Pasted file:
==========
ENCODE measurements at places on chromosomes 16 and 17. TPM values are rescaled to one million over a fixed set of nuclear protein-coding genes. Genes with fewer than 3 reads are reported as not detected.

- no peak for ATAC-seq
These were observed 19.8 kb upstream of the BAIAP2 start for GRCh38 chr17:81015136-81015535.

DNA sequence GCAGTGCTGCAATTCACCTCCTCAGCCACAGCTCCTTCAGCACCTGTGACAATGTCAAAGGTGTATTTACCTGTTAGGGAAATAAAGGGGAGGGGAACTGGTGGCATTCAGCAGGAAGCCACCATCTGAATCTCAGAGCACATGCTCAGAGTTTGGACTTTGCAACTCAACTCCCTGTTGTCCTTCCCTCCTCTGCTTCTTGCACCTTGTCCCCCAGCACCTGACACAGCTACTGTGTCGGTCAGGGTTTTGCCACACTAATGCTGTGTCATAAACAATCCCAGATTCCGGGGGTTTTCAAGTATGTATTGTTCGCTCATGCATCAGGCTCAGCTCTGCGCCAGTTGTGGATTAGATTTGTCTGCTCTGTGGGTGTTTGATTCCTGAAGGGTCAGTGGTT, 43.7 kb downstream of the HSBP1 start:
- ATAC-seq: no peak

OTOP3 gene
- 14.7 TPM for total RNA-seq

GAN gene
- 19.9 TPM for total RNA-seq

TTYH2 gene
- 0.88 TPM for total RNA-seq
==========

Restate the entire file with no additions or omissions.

ENCODE measurements at places on chromosomes 16 and 17. TPM values are rescaled to one million over a fixed set of nuclear protein-coding genes. Genes with fewer than 3 reads are reported as not detected.

- no peak for ATAC-seq
These were observed 19.8 kb upstream of the BAIAP2 start for GRCh38 chr17:81015136-81015535.

DNA sequence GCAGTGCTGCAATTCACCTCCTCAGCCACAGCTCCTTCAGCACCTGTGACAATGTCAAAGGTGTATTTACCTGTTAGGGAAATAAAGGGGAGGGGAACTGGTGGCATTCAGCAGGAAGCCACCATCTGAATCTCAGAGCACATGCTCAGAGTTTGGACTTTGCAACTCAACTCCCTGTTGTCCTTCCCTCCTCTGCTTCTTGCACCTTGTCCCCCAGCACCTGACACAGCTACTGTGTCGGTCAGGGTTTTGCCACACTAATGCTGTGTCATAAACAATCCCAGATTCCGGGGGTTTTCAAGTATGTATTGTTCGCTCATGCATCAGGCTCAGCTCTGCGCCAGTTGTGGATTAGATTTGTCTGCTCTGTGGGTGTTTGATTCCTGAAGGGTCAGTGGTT, 43.7 kb downstream of the HSBP1 start:
- ATAC-seq: no peak

OTOP3 gene
- 14.7 TPM for total RNA-seq

GAN gene
- 19.9 TPM for total RNA-seq

TTYH2 gene
- 0.88 TPM for total RNA-seq